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  • Margaret Douglas, Countess of Lennox

    Lady Margaret Douglas, Countess of Lennox, was born on 8th October 1515. Margaret was the daughter of Margaret Tudor, Queen Dowager of Scotland and sister of Henry VIII, and Archibald Douglas, 6th Earl of Angus. She was born at Harbottle Castle in Northumberland, home of Thomas, 2nd Lord Dacre, because her mother went into labour as she fled Scotland to go to Henry VIII’s court in London. Margaret was baptised on 9th October, but her mother was ill after the birth and wasn’t well enough to travel onward to London until spring 1516. Mother and baby stayed in England until June 1517, when Henry VIII sent his sister and niece back to Scotland.

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  • William Tyndale

    As today is the anniversary of the execution of reformer, scholar and Bible translator, William Tyndale, Sarah Bryson has written an article on this fascinating man.

    William Tyndale was born in Gloucestershire in 1494 to parents who worked in the cloth trade. Tyndale was born into a Catholic dominated England under the rule of Henry VII. He was brought up a strict and devout Catholic being taught the importance of mass and good works which would help him gain access to heaven. He would have participated in regular confession and penance and his daily life would have been dominated by Saints’ days and following the Catholic faith. The Bible that Tyndale would have known growing up would have been written in Latin, the holy language. Meanwhile the common people would have spoken English, a rough language which was not considered suitable for the holiness of the Church.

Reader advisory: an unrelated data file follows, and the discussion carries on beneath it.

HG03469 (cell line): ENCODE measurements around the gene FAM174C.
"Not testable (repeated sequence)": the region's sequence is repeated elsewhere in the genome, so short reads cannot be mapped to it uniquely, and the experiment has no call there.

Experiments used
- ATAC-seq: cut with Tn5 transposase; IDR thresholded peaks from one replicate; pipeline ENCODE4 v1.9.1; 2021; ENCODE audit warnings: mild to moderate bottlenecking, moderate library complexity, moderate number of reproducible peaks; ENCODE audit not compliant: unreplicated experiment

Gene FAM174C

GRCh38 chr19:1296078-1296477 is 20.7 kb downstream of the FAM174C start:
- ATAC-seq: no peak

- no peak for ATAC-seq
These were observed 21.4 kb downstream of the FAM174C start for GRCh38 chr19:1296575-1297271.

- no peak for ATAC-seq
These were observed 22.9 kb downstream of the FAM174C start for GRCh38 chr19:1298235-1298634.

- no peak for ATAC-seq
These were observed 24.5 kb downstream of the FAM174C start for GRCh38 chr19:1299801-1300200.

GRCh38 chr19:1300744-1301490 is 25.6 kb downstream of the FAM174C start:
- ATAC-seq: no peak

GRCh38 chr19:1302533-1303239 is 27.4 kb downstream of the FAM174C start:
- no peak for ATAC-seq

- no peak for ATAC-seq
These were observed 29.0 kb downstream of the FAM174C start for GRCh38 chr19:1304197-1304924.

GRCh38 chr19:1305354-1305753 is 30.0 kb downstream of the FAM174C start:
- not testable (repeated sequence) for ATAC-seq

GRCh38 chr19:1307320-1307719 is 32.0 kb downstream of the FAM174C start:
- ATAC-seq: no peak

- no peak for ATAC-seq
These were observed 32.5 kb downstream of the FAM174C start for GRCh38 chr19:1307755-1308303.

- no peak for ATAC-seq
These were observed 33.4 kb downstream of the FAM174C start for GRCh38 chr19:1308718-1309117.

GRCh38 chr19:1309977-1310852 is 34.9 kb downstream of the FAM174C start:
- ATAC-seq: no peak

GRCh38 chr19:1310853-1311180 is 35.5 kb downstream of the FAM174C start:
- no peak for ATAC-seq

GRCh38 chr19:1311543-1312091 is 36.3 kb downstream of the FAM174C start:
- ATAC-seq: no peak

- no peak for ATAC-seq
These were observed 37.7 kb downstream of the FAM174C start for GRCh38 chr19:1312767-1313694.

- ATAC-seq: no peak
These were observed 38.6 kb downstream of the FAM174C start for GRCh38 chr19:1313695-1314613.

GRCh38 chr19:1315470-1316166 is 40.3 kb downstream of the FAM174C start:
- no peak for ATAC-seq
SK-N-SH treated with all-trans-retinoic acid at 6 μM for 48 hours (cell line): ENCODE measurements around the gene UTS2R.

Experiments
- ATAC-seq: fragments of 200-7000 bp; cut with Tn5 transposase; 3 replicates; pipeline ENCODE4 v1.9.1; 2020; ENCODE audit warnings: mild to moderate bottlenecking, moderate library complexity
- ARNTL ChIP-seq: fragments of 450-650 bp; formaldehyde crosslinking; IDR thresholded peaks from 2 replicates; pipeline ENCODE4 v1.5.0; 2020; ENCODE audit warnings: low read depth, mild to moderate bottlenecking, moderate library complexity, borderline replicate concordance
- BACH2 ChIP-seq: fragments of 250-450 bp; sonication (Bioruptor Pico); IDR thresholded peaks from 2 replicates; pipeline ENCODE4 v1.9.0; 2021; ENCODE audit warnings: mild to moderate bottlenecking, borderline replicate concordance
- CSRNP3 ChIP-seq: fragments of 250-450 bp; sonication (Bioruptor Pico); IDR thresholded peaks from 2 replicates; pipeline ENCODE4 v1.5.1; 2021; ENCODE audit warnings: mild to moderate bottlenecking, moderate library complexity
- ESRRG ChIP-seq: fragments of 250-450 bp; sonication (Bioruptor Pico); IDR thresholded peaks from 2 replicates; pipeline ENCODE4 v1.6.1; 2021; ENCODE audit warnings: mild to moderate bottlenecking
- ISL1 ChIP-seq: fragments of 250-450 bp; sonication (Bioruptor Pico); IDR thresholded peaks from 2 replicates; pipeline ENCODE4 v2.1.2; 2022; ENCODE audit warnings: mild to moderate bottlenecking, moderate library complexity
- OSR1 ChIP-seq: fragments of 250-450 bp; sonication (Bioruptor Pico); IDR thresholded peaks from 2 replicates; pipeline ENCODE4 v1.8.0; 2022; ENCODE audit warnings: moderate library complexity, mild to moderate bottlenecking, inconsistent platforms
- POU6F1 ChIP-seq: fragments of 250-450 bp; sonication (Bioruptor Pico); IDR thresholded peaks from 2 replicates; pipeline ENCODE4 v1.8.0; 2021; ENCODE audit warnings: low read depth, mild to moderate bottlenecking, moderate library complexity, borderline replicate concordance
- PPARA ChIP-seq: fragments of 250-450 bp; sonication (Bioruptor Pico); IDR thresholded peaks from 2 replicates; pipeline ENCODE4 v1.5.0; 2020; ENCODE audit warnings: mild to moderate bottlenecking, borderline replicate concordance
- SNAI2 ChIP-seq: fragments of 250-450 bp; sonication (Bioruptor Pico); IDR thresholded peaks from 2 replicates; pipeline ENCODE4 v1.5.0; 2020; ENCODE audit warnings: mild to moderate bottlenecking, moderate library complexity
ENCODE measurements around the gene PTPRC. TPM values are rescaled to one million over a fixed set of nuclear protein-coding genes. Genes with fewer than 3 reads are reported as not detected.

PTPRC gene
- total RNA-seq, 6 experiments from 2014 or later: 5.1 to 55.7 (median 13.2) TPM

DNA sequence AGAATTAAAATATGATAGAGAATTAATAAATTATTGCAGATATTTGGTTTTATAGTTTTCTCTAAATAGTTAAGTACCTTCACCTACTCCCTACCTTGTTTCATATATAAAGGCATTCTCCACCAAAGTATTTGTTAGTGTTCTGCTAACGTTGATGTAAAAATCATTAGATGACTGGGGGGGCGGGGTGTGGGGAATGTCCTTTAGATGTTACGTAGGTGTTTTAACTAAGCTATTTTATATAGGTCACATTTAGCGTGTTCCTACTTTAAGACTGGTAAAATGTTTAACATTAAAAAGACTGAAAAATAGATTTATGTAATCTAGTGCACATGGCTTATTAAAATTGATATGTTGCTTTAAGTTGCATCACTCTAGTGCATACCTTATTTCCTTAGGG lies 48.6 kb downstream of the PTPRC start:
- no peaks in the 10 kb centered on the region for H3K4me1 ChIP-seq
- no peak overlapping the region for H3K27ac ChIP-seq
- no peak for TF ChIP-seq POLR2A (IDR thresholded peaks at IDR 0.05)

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  • William Tyndale Documentary

    A documentary on reformer, scholar and Bible translator, William Tyndale, who was executed on 6th October 1536.

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  • This week in history 5 – 11 October

    On this day in history events for 5 – 11 October.

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  • 4 October 1536 – The Lincolnshire Rising

    On Wednesday 4th October 1536, there was trouble in Horncastle, Lincolnshire. This was part of what we know as the Lincolnshire Rising which, in turn, was part of the Pilgrimage of Grace rebellion.